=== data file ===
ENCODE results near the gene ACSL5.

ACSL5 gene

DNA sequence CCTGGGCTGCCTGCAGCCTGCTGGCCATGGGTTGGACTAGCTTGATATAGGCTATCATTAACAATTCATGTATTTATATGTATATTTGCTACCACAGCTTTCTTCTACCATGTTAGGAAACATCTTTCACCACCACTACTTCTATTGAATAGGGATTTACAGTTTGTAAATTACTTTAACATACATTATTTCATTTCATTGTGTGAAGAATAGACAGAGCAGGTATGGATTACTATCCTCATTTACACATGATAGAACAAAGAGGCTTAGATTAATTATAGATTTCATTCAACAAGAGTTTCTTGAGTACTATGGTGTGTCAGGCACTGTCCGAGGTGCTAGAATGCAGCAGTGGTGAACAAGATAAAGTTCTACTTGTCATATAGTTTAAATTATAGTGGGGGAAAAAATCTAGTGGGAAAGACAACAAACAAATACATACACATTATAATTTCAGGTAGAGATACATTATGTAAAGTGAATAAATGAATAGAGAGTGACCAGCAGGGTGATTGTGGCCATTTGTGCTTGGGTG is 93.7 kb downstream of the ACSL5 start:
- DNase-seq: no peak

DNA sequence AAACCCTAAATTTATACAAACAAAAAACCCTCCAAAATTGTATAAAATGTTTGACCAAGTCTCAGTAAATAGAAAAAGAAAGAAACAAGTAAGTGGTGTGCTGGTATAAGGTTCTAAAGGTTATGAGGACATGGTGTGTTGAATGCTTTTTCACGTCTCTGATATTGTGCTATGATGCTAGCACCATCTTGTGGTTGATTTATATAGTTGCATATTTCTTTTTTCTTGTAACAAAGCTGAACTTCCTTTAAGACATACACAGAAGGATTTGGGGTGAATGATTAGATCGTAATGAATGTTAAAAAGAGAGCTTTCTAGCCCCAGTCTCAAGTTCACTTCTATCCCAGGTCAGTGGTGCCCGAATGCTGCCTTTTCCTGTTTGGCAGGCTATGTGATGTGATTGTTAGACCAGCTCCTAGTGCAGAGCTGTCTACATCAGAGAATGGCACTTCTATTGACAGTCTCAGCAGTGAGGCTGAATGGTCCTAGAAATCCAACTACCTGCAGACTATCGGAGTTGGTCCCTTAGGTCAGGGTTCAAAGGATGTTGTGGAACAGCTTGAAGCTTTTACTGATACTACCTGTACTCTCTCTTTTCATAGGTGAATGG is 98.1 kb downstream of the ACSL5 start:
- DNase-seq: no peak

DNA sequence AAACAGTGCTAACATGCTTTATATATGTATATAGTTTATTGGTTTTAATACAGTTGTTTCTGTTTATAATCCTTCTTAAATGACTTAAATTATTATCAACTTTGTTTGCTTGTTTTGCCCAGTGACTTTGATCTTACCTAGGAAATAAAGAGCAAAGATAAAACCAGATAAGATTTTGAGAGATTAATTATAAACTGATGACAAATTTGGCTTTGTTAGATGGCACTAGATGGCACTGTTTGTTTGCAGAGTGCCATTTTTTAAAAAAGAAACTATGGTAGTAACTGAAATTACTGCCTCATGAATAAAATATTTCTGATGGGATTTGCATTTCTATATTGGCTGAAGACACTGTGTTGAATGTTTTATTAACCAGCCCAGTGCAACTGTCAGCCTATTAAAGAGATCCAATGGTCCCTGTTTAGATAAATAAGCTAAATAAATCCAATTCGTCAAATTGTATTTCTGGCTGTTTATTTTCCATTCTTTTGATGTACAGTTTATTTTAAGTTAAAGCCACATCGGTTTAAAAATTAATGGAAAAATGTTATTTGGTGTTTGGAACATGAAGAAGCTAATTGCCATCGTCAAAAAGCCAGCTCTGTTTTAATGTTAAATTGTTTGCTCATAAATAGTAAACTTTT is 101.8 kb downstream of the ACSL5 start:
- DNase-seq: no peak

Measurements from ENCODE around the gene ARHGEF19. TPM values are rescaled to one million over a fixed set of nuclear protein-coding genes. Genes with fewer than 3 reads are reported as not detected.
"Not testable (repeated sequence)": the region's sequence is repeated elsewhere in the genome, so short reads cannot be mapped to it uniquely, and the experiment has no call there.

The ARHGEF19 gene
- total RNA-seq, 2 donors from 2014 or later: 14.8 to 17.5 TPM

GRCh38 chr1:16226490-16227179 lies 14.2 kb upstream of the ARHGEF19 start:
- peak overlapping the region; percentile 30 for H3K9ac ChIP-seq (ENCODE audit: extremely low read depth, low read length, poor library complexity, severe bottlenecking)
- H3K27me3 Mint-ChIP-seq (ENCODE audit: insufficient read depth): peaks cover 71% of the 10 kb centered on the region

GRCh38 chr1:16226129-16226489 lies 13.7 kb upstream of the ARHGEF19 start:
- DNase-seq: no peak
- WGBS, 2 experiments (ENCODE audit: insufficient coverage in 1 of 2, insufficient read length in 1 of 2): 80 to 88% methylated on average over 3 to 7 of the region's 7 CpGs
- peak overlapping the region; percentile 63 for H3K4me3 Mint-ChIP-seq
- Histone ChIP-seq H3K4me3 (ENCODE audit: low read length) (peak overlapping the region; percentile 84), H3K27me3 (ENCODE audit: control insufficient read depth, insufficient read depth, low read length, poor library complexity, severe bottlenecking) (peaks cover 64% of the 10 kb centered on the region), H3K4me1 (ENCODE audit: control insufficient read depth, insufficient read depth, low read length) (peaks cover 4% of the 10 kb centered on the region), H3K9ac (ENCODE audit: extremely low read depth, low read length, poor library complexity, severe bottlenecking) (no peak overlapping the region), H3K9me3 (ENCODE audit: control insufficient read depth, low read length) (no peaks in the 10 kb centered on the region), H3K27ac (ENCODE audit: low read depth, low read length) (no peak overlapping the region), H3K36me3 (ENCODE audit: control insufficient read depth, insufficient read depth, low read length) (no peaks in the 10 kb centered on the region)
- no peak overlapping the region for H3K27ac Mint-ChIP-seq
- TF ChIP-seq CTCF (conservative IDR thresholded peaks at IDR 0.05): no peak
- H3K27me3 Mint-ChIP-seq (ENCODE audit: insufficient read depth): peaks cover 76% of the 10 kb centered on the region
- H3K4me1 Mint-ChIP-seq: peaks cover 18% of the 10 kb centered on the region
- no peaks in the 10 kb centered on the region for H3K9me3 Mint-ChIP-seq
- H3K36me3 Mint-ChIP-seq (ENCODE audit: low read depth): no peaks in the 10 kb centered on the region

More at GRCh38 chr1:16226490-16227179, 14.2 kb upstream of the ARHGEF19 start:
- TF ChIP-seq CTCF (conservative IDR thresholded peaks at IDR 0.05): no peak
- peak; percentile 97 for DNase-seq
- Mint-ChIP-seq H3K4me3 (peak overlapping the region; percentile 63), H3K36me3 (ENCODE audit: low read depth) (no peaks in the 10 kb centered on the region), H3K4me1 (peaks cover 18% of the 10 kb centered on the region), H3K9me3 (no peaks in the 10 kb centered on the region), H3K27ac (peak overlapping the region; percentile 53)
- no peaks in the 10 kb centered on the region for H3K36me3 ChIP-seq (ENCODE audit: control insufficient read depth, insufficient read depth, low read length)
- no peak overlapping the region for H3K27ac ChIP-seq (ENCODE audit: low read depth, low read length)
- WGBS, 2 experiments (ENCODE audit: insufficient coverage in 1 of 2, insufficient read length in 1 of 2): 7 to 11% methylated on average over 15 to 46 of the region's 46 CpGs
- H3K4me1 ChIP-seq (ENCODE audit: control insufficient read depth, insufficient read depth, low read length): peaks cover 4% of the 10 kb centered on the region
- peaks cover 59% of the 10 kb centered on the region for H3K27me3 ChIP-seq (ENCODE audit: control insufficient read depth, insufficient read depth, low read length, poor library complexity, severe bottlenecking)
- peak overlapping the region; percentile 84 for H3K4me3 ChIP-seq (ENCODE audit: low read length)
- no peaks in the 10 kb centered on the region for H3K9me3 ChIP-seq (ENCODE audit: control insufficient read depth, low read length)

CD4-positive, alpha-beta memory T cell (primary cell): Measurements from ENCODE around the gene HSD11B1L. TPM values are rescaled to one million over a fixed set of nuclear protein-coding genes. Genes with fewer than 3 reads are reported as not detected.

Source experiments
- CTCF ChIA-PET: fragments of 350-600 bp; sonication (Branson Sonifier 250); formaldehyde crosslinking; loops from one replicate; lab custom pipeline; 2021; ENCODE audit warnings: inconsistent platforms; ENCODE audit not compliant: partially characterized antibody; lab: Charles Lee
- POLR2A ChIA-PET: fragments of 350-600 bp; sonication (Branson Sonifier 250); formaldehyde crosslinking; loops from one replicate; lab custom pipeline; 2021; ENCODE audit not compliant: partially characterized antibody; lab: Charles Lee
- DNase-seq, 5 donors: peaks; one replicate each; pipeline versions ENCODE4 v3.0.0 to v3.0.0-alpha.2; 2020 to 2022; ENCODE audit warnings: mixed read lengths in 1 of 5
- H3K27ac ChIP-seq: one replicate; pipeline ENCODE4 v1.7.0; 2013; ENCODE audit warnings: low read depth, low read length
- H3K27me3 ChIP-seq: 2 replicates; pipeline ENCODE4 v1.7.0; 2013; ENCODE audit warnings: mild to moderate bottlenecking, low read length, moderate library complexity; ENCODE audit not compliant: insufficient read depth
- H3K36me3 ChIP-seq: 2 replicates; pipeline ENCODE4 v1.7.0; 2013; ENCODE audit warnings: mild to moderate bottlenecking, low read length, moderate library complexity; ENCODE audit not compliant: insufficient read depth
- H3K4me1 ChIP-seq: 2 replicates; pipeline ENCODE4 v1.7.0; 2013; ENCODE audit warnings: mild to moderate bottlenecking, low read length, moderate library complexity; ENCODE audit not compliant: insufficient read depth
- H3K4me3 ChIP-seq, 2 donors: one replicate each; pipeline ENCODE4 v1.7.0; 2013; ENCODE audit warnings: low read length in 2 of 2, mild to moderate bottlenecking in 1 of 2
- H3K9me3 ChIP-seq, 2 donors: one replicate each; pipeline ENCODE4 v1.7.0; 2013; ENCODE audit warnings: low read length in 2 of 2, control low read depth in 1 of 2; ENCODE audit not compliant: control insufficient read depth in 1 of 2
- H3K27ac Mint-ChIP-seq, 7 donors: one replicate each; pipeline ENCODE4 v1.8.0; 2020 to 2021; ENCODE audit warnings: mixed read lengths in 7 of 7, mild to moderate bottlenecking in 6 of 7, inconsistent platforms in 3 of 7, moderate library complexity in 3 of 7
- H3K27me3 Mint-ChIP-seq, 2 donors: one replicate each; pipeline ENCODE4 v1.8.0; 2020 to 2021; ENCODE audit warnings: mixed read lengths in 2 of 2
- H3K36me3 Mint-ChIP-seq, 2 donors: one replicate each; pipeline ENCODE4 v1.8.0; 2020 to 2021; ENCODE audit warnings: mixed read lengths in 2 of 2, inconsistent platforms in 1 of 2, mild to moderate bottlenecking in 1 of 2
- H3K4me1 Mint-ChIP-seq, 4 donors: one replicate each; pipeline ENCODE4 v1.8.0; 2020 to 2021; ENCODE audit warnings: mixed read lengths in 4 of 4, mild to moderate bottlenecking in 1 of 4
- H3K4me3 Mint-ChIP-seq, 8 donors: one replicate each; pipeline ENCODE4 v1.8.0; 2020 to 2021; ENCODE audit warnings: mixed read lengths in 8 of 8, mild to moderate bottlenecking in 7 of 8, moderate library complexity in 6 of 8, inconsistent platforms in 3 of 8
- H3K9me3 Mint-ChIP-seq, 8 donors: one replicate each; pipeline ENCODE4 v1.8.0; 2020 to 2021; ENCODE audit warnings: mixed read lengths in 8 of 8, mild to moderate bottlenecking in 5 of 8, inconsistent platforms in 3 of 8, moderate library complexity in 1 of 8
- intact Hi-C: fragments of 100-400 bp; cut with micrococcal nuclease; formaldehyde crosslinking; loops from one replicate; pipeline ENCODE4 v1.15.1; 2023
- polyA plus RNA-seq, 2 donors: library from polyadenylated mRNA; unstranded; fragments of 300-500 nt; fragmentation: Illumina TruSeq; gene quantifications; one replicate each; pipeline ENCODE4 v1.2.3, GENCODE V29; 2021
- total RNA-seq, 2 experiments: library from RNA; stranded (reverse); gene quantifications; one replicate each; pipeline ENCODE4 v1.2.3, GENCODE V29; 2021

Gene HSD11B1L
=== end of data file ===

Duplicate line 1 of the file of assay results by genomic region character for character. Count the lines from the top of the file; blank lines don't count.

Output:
ENCODE results near the gene ACSL5.